historical understanding of the policy [that was in effect] before I
was at the Treasury. During the time I was there, it was understood
that the Desk had flexibility [to intervene] in relatively modest
amounts to counter disorderly markets, using its own judgment, and
keeping both the Treasury and, of course, the Chairman informed. And
it was understood that on larger interventions there would be
authorization. I don't know whether we're moving in a direction now
where, even on modest efforts to counter disorderly markets, there has
to be specific authorization from both the Treasury and the Chairman,
even in regard just to the use of Federal Reserve resources as
distinct from the joint use of Federal Reserve and Treasury resources.
I don't know what the situation was prior to my joining the Treasury.
Was it that clean-cut that there had to be specific authorization?
CHAIRMAN VOLCKER. I think we've gone through every possible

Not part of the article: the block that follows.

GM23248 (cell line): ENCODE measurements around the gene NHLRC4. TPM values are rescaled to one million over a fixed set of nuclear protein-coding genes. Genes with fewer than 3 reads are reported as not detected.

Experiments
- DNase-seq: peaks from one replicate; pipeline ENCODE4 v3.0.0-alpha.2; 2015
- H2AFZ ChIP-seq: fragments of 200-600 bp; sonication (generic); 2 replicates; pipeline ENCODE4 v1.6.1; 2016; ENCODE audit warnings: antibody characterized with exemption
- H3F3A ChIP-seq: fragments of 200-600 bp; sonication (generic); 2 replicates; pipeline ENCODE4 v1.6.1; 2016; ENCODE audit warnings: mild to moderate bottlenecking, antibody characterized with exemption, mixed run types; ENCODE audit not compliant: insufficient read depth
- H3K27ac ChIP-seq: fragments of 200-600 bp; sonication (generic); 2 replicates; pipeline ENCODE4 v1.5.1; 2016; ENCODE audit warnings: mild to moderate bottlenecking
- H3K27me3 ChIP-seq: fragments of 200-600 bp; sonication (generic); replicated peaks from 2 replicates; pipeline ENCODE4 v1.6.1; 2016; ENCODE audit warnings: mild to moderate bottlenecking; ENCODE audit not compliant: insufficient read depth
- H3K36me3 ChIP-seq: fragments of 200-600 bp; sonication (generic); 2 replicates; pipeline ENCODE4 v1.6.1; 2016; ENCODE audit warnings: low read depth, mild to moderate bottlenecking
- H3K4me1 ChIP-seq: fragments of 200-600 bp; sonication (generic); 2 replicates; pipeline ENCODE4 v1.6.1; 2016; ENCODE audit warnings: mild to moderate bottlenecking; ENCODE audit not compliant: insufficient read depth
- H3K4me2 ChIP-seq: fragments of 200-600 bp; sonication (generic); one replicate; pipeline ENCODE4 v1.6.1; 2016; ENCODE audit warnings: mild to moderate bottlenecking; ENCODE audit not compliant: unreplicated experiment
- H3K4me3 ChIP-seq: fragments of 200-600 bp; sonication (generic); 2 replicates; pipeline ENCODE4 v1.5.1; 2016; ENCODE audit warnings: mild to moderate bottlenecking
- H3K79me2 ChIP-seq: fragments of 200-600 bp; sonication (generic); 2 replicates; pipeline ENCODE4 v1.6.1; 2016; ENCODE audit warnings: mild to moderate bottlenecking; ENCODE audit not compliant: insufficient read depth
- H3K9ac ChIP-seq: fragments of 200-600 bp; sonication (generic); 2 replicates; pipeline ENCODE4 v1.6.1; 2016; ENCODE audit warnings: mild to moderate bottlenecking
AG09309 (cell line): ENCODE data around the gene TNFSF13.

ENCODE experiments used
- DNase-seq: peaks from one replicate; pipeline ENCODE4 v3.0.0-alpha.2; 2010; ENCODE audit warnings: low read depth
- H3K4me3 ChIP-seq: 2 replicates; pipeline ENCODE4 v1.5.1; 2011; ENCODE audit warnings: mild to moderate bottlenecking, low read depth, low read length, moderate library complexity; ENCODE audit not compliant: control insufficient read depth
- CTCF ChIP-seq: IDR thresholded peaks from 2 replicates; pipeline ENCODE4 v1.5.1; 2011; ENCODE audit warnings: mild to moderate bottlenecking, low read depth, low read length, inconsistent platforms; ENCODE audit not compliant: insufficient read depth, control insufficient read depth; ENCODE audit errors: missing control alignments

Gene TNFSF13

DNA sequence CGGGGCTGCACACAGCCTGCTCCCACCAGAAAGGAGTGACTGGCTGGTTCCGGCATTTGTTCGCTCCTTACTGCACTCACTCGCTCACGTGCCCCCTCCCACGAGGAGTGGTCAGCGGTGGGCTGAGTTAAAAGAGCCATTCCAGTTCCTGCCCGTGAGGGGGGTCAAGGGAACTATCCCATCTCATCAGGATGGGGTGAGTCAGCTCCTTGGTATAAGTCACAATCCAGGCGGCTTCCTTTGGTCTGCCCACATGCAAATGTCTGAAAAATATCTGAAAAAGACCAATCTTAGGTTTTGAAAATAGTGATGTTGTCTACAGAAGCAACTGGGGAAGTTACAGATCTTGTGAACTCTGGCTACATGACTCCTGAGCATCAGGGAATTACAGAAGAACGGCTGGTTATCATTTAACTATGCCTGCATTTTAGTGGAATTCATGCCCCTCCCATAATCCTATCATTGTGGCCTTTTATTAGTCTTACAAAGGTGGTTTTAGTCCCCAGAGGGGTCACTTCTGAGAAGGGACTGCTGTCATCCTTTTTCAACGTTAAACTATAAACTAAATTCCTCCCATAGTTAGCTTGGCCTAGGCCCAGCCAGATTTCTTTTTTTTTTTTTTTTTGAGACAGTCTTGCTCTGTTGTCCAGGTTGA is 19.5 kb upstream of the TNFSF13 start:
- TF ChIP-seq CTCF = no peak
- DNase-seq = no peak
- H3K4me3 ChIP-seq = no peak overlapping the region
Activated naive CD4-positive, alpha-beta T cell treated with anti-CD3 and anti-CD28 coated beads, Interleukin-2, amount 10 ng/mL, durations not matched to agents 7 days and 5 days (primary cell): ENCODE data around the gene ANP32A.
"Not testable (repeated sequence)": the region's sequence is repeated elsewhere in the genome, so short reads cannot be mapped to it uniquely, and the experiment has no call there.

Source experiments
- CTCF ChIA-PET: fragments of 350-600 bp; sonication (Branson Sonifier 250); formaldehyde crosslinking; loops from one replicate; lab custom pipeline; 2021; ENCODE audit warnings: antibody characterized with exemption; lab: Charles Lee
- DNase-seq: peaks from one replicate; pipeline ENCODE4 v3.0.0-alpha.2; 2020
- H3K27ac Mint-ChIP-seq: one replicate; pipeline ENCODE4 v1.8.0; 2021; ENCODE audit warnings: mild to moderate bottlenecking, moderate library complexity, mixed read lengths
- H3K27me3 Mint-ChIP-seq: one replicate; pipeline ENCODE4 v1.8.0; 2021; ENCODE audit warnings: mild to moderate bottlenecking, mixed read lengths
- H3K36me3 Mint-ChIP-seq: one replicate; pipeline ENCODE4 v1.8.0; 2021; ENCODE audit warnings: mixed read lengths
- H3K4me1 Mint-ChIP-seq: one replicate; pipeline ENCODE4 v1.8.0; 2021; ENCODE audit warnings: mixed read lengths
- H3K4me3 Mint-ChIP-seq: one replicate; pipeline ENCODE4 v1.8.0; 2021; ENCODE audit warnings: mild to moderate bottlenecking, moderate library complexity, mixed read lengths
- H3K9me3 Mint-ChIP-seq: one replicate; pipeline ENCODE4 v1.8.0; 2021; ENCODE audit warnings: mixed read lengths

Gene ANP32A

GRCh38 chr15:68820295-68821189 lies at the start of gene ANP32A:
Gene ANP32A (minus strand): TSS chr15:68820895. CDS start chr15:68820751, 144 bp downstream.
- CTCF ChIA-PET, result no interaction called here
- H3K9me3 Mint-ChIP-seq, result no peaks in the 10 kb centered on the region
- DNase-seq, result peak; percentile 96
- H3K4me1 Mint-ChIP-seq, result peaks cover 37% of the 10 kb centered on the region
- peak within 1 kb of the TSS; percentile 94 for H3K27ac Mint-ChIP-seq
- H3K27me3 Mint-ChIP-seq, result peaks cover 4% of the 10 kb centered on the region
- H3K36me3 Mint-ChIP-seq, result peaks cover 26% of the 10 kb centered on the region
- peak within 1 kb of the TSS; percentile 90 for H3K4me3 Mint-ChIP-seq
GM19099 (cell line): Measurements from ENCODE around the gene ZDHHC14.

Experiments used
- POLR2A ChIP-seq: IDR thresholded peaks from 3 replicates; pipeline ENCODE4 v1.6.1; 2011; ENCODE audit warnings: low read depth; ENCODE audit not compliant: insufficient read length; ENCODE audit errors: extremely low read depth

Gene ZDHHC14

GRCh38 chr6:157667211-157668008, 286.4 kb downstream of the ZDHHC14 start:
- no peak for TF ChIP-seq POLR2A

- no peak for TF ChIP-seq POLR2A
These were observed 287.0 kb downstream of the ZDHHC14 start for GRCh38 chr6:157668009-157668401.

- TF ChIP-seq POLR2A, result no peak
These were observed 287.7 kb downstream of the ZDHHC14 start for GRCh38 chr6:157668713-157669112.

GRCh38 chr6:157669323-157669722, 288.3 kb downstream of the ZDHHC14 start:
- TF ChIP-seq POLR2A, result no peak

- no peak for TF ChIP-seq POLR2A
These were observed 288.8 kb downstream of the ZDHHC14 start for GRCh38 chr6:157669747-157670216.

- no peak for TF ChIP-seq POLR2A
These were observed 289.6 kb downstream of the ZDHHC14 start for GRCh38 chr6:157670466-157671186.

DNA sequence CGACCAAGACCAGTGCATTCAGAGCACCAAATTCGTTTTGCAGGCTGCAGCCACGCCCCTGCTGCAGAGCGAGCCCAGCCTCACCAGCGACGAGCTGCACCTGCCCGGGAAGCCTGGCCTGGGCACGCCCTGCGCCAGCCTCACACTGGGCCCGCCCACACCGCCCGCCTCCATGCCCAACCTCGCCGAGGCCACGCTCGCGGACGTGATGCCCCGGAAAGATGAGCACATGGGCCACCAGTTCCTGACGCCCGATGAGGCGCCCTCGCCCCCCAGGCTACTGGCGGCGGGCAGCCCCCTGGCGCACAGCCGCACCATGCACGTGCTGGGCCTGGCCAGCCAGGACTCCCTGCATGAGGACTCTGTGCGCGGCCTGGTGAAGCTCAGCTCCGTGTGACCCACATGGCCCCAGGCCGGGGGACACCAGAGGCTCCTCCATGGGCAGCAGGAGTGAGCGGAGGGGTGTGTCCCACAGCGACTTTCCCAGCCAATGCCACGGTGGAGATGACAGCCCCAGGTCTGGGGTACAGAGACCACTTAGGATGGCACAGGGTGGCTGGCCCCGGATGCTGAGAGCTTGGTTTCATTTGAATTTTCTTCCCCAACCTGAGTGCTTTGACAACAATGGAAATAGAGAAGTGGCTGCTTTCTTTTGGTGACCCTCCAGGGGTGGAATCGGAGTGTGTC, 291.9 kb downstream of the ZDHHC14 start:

variant and permutation and combination of this through the years.
Sometimes there has been [no intervention] and [that policy] was
maintained for a considerable period of time. Sometimes there has
been intervention with rather specific authorization each time and
sometimes there has been a more flexible view. We will try to work
this out a little over the next month or two in terms of consistency
with the Treasury's views. There is no definitive answer to that
question at the moment, so far as they're concerned. But as a
practical matter, I don't see any urgent requirements at the moment.
Now, that can always change on a day-by-day basis, and that is what
will give us the grist for practical judgments in working this out.
VICE CHAIRMAN SOLOMON. Have there been periods of time,
Paul, when there has been modest intervention to counter disorderly
markets just using Federal Reserve resources?

MR. TRUMAN. Generally in the past-­
MR. TRUMAN. Yes. Generally in the past, until after the early 1970s, the Treasury didn't have substantial balances of its own. So, most of the intervention was for the Federal Reserve account exclusively, both in terms of building up very tiny balances and in terms of all drawings on the swap lines. CHAIRMAN VOLCKER. I think one can find every combination in